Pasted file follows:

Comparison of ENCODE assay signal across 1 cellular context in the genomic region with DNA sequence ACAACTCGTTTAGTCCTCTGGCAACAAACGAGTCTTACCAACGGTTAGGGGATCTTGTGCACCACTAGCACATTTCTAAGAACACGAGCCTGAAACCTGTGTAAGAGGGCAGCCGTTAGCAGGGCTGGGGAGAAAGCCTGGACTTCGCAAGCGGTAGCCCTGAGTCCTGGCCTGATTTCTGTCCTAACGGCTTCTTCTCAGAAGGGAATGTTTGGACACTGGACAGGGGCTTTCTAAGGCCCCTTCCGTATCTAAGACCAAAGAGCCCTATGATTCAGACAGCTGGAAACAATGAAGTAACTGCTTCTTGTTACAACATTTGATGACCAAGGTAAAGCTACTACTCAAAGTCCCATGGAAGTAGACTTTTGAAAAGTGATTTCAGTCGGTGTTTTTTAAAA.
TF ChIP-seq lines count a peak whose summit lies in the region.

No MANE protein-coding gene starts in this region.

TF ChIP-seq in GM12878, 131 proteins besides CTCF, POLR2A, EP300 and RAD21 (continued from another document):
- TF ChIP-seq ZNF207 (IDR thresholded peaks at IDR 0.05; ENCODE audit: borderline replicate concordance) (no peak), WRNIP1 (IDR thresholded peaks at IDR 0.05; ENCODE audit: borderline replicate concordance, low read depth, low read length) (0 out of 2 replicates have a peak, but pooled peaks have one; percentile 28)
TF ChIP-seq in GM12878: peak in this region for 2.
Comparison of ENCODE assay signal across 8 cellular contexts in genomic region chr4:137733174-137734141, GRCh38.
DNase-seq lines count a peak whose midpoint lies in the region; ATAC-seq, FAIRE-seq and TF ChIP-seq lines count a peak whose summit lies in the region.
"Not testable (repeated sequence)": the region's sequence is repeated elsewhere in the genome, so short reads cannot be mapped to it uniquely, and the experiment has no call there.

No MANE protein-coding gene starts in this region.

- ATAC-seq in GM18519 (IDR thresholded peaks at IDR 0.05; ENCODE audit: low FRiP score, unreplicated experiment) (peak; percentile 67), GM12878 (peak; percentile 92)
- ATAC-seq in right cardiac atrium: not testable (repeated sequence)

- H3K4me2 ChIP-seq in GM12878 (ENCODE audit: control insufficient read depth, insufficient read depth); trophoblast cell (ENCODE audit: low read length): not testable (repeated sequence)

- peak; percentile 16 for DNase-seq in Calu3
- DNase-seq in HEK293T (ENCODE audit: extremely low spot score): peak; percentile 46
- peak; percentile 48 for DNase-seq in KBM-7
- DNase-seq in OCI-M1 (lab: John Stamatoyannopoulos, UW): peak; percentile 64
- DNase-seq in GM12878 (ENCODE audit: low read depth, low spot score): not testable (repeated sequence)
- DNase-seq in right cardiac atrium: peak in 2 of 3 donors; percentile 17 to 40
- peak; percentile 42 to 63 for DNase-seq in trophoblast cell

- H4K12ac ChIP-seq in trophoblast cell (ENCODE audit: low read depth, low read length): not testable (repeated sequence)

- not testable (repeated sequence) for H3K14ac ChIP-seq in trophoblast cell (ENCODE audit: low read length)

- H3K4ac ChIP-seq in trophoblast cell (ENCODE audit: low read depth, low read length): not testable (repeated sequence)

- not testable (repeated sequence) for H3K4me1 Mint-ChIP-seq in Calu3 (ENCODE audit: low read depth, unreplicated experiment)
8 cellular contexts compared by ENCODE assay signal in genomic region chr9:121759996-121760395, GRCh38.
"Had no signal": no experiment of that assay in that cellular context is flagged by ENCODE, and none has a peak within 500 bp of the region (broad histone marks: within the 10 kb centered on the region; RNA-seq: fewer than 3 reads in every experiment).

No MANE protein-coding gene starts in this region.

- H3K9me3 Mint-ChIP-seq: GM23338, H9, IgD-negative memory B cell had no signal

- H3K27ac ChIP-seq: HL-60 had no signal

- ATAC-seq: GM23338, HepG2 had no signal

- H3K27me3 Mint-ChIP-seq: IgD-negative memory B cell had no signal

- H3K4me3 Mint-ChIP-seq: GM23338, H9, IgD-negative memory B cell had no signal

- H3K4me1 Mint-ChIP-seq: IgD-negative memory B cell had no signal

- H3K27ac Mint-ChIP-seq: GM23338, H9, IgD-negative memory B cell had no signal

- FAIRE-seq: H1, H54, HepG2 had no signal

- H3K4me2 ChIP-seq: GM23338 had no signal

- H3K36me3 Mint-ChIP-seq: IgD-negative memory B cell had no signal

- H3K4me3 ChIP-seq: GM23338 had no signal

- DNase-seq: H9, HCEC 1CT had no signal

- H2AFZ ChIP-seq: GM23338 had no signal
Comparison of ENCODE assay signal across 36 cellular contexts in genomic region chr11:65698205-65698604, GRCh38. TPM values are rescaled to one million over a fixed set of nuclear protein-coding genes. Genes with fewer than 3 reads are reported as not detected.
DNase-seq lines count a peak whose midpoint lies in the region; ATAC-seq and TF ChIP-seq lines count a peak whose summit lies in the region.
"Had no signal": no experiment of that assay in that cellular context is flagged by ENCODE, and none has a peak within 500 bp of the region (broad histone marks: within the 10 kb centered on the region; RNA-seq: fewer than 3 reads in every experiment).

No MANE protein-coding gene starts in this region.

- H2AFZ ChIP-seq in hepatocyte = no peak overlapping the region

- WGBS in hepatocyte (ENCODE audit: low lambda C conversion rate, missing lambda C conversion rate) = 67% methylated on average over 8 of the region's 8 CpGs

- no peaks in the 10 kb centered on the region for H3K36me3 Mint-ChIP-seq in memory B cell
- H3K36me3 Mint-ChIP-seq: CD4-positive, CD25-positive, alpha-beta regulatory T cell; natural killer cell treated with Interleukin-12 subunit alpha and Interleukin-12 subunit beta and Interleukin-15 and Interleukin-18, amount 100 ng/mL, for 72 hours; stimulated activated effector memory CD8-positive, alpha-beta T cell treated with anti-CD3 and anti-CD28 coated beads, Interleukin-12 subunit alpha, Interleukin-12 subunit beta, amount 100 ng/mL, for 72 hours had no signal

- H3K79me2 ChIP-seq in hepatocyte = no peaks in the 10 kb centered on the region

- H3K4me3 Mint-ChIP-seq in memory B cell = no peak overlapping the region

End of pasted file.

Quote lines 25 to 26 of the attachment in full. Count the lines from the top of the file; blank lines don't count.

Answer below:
8 cellular contexts compared by ENCODE assay signal in genomic region chr9:121759996-121760395, GRCh38.
"Had no signal": no experiment of that assay in that cellular context is flagged by ENCODE, and none has a peak within 500 bp of the region (broad histone marks: within the 10 kb centered on the region; RNA-seq: fewer than 3 reads in every experiment).